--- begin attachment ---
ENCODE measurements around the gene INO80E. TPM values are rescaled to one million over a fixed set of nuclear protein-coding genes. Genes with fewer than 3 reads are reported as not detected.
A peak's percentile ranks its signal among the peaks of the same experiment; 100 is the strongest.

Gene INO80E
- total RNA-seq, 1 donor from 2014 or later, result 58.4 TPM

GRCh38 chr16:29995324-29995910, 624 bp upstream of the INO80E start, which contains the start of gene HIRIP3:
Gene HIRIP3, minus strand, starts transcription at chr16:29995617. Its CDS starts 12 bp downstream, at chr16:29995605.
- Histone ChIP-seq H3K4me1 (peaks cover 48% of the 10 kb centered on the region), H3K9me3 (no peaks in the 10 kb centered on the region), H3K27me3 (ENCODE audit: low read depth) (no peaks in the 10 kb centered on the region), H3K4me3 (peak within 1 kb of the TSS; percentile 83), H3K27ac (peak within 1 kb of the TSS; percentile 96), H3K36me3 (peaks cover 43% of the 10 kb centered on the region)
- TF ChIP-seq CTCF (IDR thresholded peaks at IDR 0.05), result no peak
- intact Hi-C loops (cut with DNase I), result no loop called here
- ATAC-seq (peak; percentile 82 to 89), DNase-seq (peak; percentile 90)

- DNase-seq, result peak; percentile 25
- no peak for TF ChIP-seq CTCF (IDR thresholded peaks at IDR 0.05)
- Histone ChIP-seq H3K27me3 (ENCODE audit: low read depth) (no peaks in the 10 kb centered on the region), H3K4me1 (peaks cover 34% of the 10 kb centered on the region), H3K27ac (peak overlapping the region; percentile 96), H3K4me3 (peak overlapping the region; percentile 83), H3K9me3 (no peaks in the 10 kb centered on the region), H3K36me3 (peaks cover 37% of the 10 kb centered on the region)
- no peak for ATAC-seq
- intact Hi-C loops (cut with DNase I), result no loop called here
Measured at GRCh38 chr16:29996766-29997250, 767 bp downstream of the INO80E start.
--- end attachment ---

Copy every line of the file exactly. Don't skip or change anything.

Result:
ENCODE measurements around the gene INO80E. TPM values are rescaled to one million over a fixed set of nuclear protein-coding genes. Genes with fewer than 3 reads are reported as not detected.
A peak's percentile ranks its signal among the peaks of the same experiment; 100 is the strongest.

Gene INO80E
- total RNA-seq, 1 donor from 2014 or later, result 58.4 TPM

GRCh38 chr16:29995324-29995910, 624 bp upstream of the INO80E start, which contains the start of gene HIRIP3:
Gene HIRIP3, minus strand, starts transcription at chr16:29995617. Its CDS starts 12 bp downstream, at chr16:29995605.
- Histone ChIP-seq H3K4me1 (peaks cover 48% of the 10 kb centered on the region), H3K9me3 (no peaks in the 10 kb centered on the region), H3K27me3 (ENCODE audit: low read depth) (no peaks in the 10 kb centered on the region), H3K4me3 (peak within 1 kb of the TSS; percentile 83), H3K27ac (peak within 1 kb of the TSS; percentile 96), H3K36me3 (peaks cover 43% of the 10 kb centered on the region)
- TF ChIP-seq CTCF (IDR thresholded peaks at IDR 0.05), result no peak
- intact Hi-C loops (cut with DNase I), result no loop called here
- ATAC-seq (peak; percentile 82 to 89), DNase-seq (peak; percentile 90)

- DNase-seq, result peak; percentile 25
- no peak for TF ChIP-seq CTCF (IDR thresholded peaks at IDR 0.05)
- Histone ChIP-seq H3K27me3 (ENCODE audit: low read depth) (no peaks in the 10 kb centered on the region), H3K4me1 (peaks cover 34% of the 10 kb centered on the region), H3K27ac (peak overlapping the region; percentile 96), H3K4me3 (peak overlapping the region; percentile 83), H3K9me3 (no peaks in the 10 kb centered on the region), H3K36me3 (peaks cover 37% of the 10 kb centered on the region)
- no peak for ATAC-seq
- intact Hi-C loops (cut with DNase I), result no loop called here
Measured at GRCh38 chr16:29996766-29997250, 767 bp downstream of the INO80E start.